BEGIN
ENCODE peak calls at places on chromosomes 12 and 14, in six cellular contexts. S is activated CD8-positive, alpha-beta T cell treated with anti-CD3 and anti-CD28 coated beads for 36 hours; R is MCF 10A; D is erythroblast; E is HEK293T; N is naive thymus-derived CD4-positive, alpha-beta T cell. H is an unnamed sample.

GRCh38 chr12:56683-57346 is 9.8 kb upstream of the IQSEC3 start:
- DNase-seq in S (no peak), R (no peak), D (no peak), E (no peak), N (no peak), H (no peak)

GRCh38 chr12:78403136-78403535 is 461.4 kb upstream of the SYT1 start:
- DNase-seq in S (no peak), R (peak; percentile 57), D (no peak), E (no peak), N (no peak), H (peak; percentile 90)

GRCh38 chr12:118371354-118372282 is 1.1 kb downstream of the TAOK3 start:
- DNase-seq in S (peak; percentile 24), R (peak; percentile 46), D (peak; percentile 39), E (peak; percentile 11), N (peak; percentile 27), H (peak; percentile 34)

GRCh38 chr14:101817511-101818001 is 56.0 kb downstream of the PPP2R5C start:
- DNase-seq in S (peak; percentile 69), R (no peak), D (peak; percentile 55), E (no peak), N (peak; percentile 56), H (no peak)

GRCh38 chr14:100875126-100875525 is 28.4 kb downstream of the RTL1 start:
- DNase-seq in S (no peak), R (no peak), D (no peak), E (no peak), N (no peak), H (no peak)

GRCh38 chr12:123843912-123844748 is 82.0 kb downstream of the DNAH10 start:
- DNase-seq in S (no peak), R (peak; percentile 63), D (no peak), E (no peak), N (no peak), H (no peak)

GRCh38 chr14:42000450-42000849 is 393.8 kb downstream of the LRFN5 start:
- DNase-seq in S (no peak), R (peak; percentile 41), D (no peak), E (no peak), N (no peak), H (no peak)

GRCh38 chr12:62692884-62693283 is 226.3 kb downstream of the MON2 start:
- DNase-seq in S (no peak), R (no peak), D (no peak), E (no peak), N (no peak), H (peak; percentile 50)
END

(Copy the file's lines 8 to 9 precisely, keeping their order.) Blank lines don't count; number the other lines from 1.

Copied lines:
GRCh38 chr14:101817511-101818001 is 56.0 kb downstream of the PPP2R5C start:
- DNase-seq in S (peak; percentile 69), R (no peak), D (peak; percentile 55), E (no peak), N (peak; percentile 56), H (no peak)